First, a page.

Treating Migraines with Herbal Remedies

When a headache or migraine starts to pound out the insides and outsides of your brain, you may rush to the supermarket for the strongest Tylenol or aspirin. Sometimes when the symptoms are so suffer, you may already have a prescription drug at your disposal. Some people don’t like relying on man-made drugs to treat the things that affect their health. If you are one of them, why not consider some of the following herbal treatments for a headache or a migraine?


Migraines are intense headaches that may develop due to pollution, menstrual cycles, and stress. Sometimes when your brain experiences tension, a migraine may also arise. When no treatment is administered, the symptoms of this sort of headache are known to last from a couple of minutes to many days. If you’ve ever experienced this type of headache, you probably agree that enduring the symptoms for a couple of seconds is excruciating enough.


The main symptoms associated with a migraine are the feeling that your limbs are on pins and needles, as well as the urge to vomit. You may also experience sensitivity to light, while your vision may also precipitate pain. When taking yellow jasmine, you will encounter a rather strong sedative that is great for the treatment of migraines. It is the root of this herb that is used to in tinctures. Before using this herb to treat your symptoms, you should look towards your physician for his or her OK. If you should overdose, you may experience nausea, as well as double vision.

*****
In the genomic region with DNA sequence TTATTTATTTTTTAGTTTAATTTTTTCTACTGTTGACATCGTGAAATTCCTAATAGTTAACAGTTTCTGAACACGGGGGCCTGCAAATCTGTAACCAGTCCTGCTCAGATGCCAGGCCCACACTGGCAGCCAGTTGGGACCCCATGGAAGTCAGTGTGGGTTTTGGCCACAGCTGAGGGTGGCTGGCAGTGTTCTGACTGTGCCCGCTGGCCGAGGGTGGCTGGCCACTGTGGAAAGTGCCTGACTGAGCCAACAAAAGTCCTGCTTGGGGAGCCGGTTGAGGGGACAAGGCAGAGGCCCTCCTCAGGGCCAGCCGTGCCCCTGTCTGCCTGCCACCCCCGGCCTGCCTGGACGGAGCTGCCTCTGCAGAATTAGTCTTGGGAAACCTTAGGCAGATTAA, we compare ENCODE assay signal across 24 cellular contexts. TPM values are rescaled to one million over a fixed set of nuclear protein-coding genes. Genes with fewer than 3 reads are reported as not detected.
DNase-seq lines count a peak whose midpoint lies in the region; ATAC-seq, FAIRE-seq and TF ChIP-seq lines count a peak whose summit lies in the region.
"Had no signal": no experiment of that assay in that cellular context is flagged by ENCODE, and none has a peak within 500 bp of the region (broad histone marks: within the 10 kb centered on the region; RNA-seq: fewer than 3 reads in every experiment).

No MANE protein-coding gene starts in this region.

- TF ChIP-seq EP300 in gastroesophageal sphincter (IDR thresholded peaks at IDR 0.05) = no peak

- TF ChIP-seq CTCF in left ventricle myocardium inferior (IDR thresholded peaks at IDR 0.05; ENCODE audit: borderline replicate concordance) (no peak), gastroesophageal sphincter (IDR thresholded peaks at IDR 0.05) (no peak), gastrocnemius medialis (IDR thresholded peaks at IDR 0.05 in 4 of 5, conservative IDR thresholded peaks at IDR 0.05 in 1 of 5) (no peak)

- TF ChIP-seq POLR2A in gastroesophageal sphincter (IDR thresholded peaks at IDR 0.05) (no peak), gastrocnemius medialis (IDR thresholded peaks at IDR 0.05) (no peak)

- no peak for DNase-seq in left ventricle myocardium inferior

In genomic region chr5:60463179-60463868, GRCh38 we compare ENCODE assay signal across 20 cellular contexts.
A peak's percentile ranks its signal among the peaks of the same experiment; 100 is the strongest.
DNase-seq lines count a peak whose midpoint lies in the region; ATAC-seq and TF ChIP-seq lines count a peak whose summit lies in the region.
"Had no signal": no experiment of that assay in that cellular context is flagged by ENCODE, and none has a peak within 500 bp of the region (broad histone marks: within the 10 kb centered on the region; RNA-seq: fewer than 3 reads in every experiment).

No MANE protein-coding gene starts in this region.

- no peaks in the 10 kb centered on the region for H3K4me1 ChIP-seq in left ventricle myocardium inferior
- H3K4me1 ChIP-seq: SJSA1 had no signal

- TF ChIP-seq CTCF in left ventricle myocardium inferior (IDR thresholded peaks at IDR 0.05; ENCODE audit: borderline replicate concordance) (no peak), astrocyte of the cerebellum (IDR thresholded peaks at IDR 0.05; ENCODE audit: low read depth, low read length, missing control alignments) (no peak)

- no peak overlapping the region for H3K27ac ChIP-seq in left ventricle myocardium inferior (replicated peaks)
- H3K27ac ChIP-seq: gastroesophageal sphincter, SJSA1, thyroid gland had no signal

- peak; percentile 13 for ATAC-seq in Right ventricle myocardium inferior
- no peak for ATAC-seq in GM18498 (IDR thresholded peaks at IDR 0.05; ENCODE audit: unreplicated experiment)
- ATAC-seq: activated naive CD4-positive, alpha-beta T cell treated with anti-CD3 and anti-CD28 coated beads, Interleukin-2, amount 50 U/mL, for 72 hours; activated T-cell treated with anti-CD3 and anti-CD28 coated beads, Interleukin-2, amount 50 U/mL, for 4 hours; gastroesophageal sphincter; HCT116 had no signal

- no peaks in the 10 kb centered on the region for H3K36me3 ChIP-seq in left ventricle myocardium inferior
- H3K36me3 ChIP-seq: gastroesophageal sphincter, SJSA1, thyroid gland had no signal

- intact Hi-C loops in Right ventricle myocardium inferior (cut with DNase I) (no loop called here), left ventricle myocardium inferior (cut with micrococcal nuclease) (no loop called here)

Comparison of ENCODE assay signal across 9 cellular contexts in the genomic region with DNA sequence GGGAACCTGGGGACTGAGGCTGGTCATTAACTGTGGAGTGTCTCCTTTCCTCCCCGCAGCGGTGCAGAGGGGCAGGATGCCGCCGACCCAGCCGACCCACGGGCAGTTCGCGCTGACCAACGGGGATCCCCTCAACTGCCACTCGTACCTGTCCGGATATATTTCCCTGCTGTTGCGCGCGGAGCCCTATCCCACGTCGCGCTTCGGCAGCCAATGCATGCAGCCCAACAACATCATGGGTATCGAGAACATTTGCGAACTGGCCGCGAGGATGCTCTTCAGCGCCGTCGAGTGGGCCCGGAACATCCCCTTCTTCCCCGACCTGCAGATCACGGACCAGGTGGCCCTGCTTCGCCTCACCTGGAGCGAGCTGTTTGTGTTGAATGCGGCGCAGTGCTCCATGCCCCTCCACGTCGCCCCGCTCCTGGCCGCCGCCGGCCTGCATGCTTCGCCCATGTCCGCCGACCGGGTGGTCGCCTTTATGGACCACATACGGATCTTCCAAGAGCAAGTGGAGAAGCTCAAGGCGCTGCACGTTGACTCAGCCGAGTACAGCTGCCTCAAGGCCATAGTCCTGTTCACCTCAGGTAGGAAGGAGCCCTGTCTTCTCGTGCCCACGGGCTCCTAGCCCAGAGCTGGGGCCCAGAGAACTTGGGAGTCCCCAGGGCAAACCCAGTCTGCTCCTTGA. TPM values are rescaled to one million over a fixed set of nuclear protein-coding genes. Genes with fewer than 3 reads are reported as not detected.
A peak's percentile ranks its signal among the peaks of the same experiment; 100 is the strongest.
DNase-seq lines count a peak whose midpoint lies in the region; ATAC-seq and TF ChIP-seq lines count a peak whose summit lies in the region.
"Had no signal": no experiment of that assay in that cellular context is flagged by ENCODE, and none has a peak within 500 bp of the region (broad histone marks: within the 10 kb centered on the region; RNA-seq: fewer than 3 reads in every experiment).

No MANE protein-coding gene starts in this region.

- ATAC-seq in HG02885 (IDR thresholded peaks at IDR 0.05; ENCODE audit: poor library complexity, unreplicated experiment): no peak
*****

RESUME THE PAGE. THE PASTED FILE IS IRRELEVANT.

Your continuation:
The flowers and essential oil of lavender can be used to treat migraines, which offers sedating properties that can effectively ease the symptoms of a migraine that brings about “hot” characteristics. To administer this herbal remedy, you should dilute 10 drops of the essential oil in 25 ml of carrier oil. Massaging the mixture into your temples is known to help, especially when the first touch of headache arises. Infusions made from the flowers are also recommended. Pregnant women should refrain from using high doses of this herb.


After receiving a massage with lavender, you may drink an infusion fashioned from the lavender flower and vervain, which is made with combining 30 grams of herbs with 500 ml of water, which equals out to two cups of liquid.


The aerial parts of feverfew offer anti-inflammatory properties that can be used to treat migraines. Not only does the herb have the ability to ease a migraine that presents “cold” characteristics, but also works to ease tension within constricted blood vessels. The leaves of the herb can be eaten as a prophylactic, but mostly patients use the herb as a tincture (5-10 drops) that can be taken every 30 minutes as symptoms linger.

If you are taking a blood-thinning medication, such as warfarin, you should refrain from using feverfew. You should also know that if you choose to eat the leaves, some individuals have experience mouth ulcers as a result.